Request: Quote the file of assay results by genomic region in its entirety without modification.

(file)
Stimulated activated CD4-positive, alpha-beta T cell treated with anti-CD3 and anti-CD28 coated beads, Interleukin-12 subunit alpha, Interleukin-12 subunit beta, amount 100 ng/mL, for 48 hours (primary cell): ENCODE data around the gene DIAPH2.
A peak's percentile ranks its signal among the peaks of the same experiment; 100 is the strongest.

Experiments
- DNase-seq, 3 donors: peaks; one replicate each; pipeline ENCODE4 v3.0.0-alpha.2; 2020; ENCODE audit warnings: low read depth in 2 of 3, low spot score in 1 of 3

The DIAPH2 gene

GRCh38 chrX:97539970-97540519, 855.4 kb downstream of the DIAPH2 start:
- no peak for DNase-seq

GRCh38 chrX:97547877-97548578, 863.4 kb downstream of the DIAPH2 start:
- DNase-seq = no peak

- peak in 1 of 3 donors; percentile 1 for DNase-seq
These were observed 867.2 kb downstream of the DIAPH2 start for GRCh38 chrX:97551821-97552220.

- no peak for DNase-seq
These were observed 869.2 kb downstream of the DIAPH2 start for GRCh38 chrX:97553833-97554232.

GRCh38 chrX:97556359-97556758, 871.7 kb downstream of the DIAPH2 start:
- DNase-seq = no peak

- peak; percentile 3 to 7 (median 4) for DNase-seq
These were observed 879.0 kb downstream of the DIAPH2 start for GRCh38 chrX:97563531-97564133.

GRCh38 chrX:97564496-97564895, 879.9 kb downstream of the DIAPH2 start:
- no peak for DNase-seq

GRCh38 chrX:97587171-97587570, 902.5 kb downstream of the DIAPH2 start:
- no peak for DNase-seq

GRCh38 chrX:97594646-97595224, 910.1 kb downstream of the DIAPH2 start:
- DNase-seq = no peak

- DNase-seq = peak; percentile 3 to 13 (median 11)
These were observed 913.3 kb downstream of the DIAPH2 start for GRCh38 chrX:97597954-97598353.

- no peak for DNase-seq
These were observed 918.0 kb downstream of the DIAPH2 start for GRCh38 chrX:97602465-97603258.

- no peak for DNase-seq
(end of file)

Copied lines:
Stimulated activated CD4-positive, alpha-beta T cell treated with anti-CD3 and anti-CD28 coated beads, Interleukin-12 subunit alpha, Interleukin-12 subunit beta, amount 100 ng/mL, for 48 hours (primary cell): ENCODE data around the gene DIAPH2.
A peak's percentile ranks its signal among the peaks of the same experiment; 100 is the strongest.

Experiments
- DNase-seq, 3 donors: peaks; one replicate each; pipeline ENCODE4 v3.0.0-alpha.2; 2020; ENCODE audit warnings: low read depth in 2 of 3, low spot score in 1 of 3

The DIAPH2 gene

GRCh38 chrX:97539970-97540519, 855.4 kb downstream of the DIAPH2 start:
- no peak for DNase-seq

GRCh38 chrX:97547877-97548578, 863.4 kb downstream of the DIAPH2 start:
- DNase-seq = no peak

- peak in 1 of 3 donors; percentile 1 for DNase-seq
These were observed 867.2 kb downstream of the DIAPH2 start for GRCh38 chrX:97551821-97552220.

- no peak for DNase-seq
These were observed 869.2 kb downstream of the DIAPH2 start for GRCh38 chrX:97553833-97554232.

GRCh38 chrX:97556359-97556758, 871.7 kb downstream of the DIAPH2 start:
- DNase-seq = no peak

- peak; percentile 3 to 7 (median 4) for DNase-seq
These were observed 879.0 kb downstream of the DIAPH2 start for GRCh38 chrX:97563531-97564133.

GRCh38 chrX:97564496-97564895, 879.9 kb downstream of the DIAPH2 start:
- no peak for DNase-seq

GRCh38 chrX:97587171-97587570, 902.5 kb downstream of the DIAPH2 start:
- no peak for DNase-seq

GRCh38 chrX:97594646-97595224, 910.1 kb downstream of the DIAPH2 start:
- DNase-seq = no peak

- DNase-seq = peak; percentile 3 to 13 (median 11)
These were observed 913.3 kb downstream of the DIAPH2 start for GRCh38 chrX:97597954-97598353.

- no peak for DNase-seq
These were observed 918.0 kb downstream of the DIAPH2 start for GRCh38 chrX:97602465-97603258.

- no peak for DNase-seq